Posts Tagged ‘snowpack’

Why does the snow sparkle so?

Saturday, January 7th, 2017

Lately around here we’ve been blessed with decent snow cover. A nice change from the last two winters. Nice fresh show that stays fresh thanks to lack of warm surges. To add to the beautiful scene, the snow has had lots of sparkles of light reflecting off the surface from the bright moon or nearby lights (there’s plenty of time to see this with days still solstice short). Here’s a couple photos (click on them for larger versions).

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Why so sparkly lately?

The answer is not in the snow itself, but what happened to the snow after it fell. It is true that normal snow crystals can and do sparkle, but the really big sparkles we’ve seen take bigger crystals… in this case frost crystals that have formed on the snow over a few days. This sort of frost is called surface hoar, ie., hoarfrost that has formed on the surface of the snow. Check out the daytime photos (of the same snow in the upper photos) that show the detail. One clue is the small amount of frost on the alder twig in the second photo.

20170104_150625-reduced 20170104_150715-reduced Hoarfrost in general tends to form during light wind situations when there are cold surfaces and lots of water vapor to crystallize onto those surfaces. The most rapid frost formation occurs when there is a source of liquid water close by such as a stream or fog. Yes, we did have some fog in Haines over the last few days. Uncommon during cold weather at this time of year…because the calm winds which allowed the fog to form are uncommon during cold weather here. Note for backcountry travelers: New snow over surface hoar can create a weak layer in the snowpack and increase avalanche danger.

Iditasnow update & more snow rollers

Friday, March 16th, 2012

Haines beach volleyball court

Since the leap day checkpoint report, most towns have slowed their snowfall pace. Haines and Yakutat, however, have been running hard, each having added an impressive 50 inches this first half of March.

The Top Ten as of 15 March

place town total through 3/15 % of average % of record current depth
1 Haines 357.1” (9.08 meters) 243 116 61” (1.55 m)
2 Yakutat 313.3 (7.97) 218 78 85 (2.16)
3 Kodiak 134.9 (3.43) 196 84 12 (0.31)
4 Barrow 65.0 (1.65) 172 83 13 (0.33)
5 Anchorage 129.4 (3.29) 158 97 34 (0.86)
6 Juneau 130.5 (3.32) 151 66 Trace
7 Haines Customs 342.6 (8.72) 131 93 95 (2.42)
8 Valdez 426.0 (10.84) 131 76 87 (2.21)
8 Kotzebue 78.1 (1.99) 131 65 54 (1.37)
10 Cold Bay 87.7 (2.23) 120 76 23 (0.59)

Remember, the standings are based on snowfall this season compared to the station’s average yearly snowfall. (No, I did not come up with this rating scheme to just to put Haines in the lead). (more…)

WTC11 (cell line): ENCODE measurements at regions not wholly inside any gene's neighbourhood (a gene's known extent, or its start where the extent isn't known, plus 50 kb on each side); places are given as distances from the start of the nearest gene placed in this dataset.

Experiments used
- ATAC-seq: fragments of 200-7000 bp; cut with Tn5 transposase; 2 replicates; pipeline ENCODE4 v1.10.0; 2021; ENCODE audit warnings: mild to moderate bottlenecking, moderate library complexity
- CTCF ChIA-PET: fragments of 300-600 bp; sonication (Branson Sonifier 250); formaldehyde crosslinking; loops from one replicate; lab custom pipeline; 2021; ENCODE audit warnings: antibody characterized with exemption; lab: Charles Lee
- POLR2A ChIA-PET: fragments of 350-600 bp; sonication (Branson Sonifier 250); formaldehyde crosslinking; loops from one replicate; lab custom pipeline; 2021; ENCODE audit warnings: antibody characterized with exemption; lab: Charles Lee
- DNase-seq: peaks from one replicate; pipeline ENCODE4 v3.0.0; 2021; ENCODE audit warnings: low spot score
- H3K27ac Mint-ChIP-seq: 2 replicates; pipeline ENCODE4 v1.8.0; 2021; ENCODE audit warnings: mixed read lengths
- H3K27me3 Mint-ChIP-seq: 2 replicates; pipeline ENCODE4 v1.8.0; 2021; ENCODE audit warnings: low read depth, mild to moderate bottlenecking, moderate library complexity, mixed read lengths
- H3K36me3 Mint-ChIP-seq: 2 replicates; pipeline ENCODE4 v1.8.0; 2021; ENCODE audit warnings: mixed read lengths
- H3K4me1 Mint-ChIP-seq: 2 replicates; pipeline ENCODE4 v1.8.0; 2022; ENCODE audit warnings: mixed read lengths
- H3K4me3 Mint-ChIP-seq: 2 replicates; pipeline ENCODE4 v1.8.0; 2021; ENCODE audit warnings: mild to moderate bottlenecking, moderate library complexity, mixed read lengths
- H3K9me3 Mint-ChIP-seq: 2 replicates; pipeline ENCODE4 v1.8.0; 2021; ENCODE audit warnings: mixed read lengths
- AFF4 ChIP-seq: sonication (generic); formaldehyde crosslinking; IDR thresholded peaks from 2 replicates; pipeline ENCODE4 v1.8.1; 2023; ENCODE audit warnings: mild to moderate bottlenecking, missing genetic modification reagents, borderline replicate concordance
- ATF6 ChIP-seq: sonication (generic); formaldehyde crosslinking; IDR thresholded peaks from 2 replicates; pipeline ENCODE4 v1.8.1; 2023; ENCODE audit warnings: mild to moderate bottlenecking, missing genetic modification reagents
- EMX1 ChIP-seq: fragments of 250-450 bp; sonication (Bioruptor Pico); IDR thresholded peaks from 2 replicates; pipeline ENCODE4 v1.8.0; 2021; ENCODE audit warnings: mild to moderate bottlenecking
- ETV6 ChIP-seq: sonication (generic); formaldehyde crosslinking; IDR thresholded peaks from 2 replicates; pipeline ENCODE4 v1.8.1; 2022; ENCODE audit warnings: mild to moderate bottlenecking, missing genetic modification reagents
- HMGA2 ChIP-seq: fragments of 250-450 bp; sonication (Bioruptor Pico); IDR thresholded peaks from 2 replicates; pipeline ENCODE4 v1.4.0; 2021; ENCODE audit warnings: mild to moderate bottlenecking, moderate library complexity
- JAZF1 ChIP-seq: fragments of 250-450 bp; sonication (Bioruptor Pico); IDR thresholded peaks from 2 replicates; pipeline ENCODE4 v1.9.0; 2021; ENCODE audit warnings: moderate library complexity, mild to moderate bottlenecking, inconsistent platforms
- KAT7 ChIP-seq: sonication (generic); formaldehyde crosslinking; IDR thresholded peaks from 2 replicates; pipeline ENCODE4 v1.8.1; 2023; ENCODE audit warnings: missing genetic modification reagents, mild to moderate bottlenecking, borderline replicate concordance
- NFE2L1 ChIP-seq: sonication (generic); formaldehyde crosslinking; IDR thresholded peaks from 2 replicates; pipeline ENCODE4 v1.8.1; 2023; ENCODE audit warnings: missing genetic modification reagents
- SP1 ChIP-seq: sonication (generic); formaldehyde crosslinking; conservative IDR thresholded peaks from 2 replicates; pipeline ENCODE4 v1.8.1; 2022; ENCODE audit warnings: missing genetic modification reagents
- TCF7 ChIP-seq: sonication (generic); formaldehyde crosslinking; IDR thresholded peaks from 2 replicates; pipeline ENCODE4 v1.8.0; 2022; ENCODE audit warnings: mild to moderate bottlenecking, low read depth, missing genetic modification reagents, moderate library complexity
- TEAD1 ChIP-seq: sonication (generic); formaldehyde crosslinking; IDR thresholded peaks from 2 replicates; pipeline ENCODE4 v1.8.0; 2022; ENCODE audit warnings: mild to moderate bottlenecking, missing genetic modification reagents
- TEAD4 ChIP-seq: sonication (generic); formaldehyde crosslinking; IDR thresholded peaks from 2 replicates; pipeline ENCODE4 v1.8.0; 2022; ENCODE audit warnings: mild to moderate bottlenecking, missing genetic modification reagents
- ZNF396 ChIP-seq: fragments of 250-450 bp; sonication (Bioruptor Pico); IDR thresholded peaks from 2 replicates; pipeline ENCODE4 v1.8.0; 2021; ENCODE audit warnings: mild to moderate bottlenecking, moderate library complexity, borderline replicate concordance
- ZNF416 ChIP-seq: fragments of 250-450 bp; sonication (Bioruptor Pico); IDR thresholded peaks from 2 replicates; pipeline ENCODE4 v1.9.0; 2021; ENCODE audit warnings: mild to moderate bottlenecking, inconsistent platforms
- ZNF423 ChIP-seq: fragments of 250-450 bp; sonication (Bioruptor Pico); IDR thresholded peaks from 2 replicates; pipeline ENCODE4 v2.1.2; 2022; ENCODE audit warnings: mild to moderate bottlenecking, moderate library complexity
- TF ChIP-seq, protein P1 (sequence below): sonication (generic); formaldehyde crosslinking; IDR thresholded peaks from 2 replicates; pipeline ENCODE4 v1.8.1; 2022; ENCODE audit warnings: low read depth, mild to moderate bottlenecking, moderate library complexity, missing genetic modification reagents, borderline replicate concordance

Not the last great Alaska snow race

Saturday, March 3rd, 2012

Today is the start of the world famous Iditarod trail sled dog race (“the last great race”), so I thought maybe I should give an report on another (unofficial) great race: the Alaska snow race. It has been a very snowy winter in many parts of Alaska and there is plenty of talk and a little bragging and comparing between towns, so why not make a little fun of it? In no way am I wanting to make light of the real hardships experienced in places like Cordova and Valdez, where schools were closed for more than an isolated “snow day” due to fears of structural failure of school buildings, among other problems. Believe me, I understand the issue of dealing with tons of snow, since I live in one of the major league snow towns (Haines). What I want to do is compare details of a longer list of places facing heavy snow this winter, and look at why. First the standings, as of the leap day checkpoint: units are inches for snow and feet for elevation.

table

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How dense is snow?

Friday, February 17th, 2012

The huge section of heavy old snow pictured below finally slid off the roof of our shed sometime in the middle of the night recently. Luckily, it remained jammed vertically in the snow below and did not fall against the shed. What do think it weighs? Click on the photos for a better look…it’s the same berg from opposite ends.

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It would not be hard to estimate the weight of this thing if we knew its density. And you might want to know the density your snow for a variety of reasons. One of the more common reasons is to figure if the weight of the snow might damage something. Check out the scene from our school a couple weeks ago: (more…)